The Last Station
The Last Station is a complex but entertaining study of a 48-year marriage and the way subtle and extreme changes that take place in each partner can take a terrifying toll on the relationship. This is not an unfamiliar premise, except that the principals in this battle of wills are Leo Tolstoy (Christo pher Plummer), the Russian novelist considered by many the greatest of all time, and his hot-blooded wife, Sofya (Helen Mirren), who is 20 years younger than Tolstoy and has borne him 13 children.
The film is directed by Michael Hoff man, who also adapted the script from the 1990 novel by Jay Parini. It takes place in 1910, by which time the 82-year-old Tolstoy, once a rebellious rascal and sexual adventurer, has grown mellow. His entire philosophy of life has changed, and his talk of peace and love and even chastity has spawned a “Tol stoyan” movement, complete with communes where people go to work the land, lead a simple life and consider the big questions of existence.
Sofya finds this whole idea tedious, and she is especially irked at the way her husband is revered for his late Christian conversion. “You all think he’s Jesus Christ,” she screams at a luncheon. “He thinks he’s Jesus Christ,” she adds for emphasis, pointing at her smiling husband at the head of the table.
Sofya’s biggest complaint, however, is more practical than spiritual. Thanks to the quiet urgings of Tolstoy’s good and loyal friend Vladimir Chertkov (Paul Giamatti), whom Sofya despises, Tolstoy is strongly considering changing his will in order to leave his lucrative literary rights to the poor Russian peasants. This drives Sofya absolutely bonkers, as she feels that the money is rightfully hers: she inspired Tolstoy, transcribed his long novels and even helped edit his work through late-night discussions about the actions and motivations of his characters. This fear of losing what she believes belongs to her leads to some erratic behavior, which in Tolstoy’s mind only makes the bad situation worse. He longs for peace and tranquillity in his final years—something that is not to be had with Sofya ranting much of the time.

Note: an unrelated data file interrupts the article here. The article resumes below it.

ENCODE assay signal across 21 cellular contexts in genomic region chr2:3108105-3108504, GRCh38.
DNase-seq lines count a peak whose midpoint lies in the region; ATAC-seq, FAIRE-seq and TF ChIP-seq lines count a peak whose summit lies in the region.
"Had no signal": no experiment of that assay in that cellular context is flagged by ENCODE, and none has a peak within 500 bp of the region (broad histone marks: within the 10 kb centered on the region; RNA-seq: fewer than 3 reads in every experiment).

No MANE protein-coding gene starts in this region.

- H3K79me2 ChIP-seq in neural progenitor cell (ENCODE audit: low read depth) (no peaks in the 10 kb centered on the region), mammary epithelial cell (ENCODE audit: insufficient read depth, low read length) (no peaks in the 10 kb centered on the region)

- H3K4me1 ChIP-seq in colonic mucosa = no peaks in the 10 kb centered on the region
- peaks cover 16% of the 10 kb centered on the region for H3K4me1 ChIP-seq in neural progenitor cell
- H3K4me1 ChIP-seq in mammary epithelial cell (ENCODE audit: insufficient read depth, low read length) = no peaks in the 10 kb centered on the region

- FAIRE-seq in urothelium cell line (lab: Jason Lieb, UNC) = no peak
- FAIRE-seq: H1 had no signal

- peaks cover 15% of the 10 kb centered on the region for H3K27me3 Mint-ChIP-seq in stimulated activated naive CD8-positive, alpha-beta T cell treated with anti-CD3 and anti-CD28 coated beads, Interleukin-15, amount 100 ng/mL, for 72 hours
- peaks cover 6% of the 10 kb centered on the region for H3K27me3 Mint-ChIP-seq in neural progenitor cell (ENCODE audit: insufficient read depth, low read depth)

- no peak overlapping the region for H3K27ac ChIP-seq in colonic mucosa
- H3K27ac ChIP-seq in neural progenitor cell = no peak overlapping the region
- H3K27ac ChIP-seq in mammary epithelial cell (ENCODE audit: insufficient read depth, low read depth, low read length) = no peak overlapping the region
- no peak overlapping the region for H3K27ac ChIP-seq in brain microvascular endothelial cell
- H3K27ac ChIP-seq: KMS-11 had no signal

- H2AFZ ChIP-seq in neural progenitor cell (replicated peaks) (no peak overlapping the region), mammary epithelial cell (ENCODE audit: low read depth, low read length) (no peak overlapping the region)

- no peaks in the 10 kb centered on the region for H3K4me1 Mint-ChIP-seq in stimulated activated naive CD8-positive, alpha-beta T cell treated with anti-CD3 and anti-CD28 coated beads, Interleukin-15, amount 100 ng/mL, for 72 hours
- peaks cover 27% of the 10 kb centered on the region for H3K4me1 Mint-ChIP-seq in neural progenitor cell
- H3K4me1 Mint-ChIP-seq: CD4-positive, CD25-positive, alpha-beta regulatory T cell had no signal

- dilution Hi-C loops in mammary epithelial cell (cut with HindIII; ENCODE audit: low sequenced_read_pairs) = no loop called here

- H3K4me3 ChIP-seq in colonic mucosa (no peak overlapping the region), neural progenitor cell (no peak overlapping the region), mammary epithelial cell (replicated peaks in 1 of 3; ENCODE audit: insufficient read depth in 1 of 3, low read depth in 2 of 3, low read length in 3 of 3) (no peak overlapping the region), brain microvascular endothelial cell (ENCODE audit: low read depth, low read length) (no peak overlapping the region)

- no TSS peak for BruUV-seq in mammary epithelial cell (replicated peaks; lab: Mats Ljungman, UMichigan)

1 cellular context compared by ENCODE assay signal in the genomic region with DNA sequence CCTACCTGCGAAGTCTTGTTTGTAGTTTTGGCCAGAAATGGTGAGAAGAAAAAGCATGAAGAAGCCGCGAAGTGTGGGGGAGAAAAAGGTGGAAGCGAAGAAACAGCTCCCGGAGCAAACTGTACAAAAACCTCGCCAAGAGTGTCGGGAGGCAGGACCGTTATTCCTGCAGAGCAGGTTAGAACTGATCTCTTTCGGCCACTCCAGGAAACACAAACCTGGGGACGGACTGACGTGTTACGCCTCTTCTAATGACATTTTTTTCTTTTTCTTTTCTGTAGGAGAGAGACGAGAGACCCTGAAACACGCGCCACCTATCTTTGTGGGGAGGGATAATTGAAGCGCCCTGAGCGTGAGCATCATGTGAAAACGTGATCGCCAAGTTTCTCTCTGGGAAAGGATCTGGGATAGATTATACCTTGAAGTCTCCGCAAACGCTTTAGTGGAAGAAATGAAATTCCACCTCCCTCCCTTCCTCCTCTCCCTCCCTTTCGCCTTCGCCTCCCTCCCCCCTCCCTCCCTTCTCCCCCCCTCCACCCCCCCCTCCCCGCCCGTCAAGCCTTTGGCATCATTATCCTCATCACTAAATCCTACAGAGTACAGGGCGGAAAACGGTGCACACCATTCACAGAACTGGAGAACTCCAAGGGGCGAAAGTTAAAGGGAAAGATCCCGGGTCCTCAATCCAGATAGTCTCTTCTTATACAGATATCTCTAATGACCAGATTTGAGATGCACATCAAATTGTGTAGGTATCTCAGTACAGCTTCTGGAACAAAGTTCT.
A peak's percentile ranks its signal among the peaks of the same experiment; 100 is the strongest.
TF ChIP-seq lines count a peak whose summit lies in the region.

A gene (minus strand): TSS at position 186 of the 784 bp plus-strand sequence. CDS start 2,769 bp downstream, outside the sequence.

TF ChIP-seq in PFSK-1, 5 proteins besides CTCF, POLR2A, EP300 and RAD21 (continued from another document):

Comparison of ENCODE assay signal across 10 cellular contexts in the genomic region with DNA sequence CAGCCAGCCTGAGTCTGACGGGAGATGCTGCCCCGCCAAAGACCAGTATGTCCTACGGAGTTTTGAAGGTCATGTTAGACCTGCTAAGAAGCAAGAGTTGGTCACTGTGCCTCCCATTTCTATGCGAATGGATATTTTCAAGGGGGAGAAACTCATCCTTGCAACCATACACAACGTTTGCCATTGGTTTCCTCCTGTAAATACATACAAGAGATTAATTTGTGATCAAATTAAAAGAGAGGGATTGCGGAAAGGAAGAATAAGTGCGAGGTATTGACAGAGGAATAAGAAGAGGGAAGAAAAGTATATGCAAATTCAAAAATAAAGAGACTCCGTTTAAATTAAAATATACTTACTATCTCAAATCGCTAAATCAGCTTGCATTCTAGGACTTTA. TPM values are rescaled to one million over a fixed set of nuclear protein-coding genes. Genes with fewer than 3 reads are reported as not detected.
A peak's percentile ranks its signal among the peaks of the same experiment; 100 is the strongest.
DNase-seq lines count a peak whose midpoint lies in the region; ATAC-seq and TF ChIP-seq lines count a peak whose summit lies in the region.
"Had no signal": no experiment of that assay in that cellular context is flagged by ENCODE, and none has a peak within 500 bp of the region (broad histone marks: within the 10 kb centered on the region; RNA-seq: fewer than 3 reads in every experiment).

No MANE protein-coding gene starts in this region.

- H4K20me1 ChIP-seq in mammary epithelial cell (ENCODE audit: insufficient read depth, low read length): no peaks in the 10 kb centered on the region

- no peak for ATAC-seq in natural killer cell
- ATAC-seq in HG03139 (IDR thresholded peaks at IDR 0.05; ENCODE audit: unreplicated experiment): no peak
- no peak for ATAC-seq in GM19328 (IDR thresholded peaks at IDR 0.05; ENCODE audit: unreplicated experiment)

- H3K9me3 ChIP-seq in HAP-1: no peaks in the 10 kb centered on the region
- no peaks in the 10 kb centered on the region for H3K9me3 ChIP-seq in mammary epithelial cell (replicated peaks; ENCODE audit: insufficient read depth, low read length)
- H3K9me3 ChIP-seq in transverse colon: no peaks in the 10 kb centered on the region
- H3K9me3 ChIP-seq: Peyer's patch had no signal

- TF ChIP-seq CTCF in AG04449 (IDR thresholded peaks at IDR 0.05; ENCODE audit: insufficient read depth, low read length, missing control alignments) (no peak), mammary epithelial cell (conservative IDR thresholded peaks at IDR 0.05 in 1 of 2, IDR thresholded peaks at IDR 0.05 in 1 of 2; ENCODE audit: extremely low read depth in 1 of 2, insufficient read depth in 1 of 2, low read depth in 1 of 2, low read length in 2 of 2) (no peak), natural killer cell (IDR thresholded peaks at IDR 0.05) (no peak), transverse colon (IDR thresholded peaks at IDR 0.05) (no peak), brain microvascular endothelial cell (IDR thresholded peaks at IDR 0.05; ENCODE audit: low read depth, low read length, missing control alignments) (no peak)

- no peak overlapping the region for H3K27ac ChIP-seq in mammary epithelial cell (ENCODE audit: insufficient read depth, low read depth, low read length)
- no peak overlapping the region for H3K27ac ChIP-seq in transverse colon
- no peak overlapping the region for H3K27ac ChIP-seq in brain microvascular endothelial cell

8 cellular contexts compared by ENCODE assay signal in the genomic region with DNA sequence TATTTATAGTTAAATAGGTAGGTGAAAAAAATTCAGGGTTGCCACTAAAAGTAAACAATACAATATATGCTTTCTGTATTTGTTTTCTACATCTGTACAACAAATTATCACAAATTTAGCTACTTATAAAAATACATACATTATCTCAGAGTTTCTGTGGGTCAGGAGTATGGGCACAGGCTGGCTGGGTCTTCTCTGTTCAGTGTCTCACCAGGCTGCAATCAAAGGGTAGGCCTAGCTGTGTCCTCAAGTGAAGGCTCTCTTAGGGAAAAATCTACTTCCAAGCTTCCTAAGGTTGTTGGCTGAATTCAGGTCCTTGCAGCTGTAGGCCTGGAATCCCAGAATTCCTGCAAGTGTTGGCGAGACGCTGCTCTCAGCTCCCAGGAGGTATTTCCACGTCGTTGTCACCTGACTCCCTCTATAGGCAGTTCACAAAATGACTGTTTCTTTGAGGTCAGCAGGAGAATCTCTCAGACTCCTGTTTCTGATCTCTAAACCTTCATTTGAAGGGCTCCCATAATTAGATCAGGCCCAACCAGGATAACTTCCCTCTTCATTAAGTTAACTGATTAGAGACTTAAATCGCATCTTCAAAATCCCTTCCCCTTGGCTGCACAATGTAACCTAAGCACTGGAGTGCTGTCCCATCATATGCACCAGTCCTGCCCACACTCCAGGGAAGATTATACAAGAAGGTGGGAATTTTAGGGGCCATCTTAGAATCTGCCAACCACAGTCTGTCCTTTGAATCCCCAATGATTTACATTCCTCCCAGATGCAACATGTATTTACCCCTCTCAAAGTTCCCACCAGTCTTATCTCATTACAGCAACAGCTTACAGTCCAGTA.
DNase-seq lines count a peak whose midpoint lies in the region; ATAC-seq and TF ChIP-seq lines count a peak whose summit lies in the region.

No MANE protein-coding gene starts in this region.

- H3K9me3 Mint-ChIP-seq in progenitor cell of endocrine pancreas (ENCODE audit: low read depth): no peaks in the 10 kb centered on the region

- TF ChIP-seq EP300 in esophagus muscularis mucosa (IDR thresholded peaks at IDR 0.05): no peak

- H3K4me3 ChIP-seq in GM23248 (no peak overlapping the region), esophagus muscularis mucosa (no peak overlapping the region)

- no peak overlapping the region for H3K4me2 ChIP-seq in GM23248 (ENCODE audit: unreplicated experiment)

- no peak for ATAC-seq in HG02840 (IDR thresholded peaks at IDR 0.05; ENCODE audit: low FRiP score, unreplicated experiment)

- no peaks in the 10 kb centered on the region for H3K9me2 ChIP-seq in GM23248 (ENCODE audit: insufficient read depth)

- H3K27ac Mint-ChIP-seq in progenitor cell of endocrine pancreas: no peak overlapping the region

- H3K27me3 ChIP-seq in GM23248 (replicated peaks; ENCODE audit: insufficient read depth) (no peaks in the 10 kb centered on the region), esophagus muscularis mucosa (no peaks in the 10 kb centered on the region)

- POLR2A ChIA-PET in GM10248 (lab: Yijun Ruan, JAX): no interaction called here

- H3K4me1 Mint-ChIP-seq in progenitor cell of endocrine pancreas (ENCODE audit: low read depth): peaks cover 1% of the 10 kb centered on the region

Enter Valentin Bulgalov (James McAvoy), a young idealist in awe of the great Tolstoy, who is hired by the scheming Chertkov to keep an eye on Sofya. At first he is sympathetic to Chertkov’s plan, but as he gets to know the Tolstoys’ relationship up close, his sense of right and wrong, goodness and justice and love and desire begins to mature. This transformation is hurried along by the tempting presence of Masha (Kerry Condon), who has her eye on Valentin and doesn’t care much for the chastity part of the Tolstoyan code.
Though the largely factual plotline is thoroughly enjoyable on its own, the film’s great pleasure is watching two old pros like Plummer and Mirren go at each other. It is reminiscent of such classic films as The Lion in Winter, in which Peter O’Toole as Henry VIII and Kath erine Hepburn as his spurned ex-wife take turns verbally beating each other to a pulp, a battle they clearly relish despite their growing disdain. Plum mer’s Tolstoy must remain a tad more subdued, since he is 82 and has a weak heart, but that doesn’t mean he can’t fire off a zinger like, “You don’t need a husband. You need a Greek chorus!” Mir ren, having no such restrictions, straddles a balcony to spy on Chertkov, pulls a gun on her scheming daughter and throws herself into a river.
By the film’s final act, which takes place in the small train station where Tolstoy spent his final days, the yelling gives way to whispers. It is then that we realize The Last Station is not really about Tolstoy, Sofya, the struggle of the artist or the battle of the sexes. Rather, it is about love, in all its mind-numbing complexity. It reminds us that love is the fuel that can drive a relationship forward through a long difficult lifetime or blow it to smithereens at any time along the way.